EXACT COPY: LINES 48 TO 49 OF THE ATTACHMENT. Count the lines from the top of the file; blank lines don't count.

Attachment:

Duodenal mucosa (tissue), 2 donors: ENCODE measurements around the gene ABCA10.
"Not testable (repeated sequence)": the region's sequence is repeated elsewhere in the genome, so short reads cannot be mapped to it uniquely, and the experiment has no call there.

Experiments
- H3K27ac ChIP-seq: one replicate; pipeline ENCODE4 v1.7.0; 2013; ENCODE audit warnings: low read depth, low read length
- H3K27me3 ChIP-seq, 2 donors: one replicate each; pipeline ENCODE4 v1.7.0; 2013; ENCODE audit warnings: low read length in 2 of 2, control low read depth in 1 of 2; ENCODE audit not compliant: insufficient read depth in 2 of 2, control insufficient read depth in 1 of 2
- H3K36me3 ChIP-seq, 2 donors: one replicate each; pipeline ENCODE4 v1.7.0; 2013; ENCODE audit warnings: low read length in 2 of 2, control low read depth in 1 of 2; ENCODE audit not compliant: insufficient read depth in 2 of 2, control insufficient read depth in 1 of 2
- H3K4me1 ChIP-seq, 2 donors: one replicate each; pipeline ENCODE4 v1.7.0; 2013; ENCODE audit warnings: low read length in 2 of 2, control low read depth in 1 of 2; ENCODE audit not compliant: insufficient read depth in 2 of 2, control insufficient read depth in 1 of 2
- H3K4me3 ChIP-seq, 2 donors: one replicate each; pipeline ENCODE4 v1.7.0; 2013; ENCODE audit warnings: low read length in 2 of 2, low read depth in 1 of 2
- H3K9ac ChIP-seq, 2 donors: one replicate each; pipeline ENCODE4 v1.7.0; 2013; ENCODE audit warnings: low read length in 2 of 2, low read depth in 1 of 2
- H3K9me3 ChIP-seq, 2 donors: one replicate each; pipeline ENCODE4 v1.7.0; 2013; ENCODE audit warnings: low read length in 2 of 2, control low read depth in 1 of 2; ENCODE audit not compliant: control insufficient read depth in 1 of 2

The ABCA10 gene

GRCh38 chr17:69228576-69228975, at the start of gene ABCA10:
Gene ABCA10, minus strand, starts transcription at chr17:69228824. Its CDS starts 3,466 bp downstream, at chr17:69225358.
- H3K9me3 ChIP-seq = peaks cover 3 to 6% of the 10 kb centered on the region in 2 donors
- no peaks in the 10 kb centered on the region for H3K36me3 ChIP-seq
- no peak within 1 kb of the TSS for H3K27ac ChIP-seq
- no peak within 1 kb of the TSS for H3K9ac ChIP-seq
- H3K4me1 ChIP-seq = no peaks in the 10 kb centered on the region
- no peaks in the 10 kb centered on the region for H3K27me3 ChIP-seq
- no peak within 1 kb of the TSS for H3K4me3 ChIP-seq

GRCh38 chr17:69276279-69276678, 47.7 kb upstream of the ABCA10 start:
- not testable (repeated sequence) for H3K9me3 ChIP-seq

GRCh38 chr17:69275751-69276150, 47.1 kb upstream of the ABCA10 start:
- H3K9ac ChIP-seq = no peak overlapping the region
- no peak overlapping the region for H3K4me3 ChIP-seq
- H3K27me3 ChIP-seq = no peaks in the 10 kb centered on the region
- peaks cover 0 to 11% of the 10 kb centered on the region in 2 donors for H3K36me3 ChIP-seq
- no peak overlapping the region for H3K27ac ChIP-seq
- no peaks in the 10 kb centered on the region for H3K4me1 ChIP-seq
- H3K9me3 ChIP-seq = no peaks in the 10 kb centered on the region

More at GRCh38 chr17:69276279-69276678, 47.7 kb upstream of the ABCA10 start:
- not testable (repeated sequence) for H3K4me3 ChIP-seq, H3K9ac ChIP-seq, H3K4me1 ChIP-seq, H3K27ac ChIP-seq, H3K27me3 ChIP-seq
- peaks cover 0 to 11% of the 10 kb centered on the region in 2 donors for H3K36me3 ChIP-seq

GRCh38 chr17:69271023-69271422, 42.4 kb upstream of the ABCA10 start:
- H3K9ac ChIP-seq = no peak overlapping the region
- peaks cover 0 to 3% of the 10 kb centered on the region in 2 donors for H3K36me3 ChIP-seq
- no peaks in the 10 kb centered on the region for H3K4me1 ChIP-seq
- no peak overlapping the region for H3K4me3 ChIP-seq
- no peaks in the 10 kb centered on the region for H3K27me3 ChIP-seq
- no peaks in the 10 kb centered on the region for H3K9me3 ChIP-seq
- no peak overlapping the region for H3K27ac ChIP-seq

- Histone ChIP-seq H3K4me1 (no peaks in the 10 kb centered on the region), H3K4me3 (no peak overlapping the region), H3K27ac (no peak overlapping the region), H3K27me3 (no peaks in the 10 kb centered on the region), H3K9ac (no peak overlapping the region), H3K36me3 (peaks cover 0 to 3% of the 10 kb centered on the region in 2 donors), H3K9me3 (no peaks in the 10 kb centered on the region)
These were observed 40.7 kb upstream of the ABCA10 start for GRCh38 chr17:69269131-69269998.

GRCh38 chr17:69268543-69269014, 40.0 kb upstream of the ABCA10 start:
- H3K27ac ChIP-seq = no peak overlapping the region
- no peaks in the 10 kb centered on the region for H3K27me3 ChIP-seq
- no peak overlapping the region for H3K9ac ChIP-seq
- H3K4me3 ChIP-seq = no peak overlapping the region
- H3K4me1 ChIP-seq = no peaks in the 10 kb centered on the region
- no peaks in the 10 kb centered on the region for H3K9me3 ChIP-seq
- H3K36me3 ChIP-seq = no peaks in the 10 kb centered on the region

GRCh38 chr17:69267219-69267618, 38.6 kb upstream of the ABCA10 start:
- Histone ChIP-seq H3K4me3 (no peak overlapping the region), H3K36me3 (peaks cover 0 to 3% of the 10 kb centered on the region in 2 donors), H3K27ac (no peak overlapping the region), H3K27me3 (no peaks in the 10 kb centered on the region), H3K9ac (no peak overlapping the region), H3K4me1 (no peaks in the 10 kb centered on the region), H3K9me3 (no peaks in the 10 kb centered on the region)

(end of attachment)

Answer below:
- H3K4me3 ChIP-seq = no peak overlapping the region
- H3K4me1 ChIP-seq = no peaks in the 10 kb centered on the region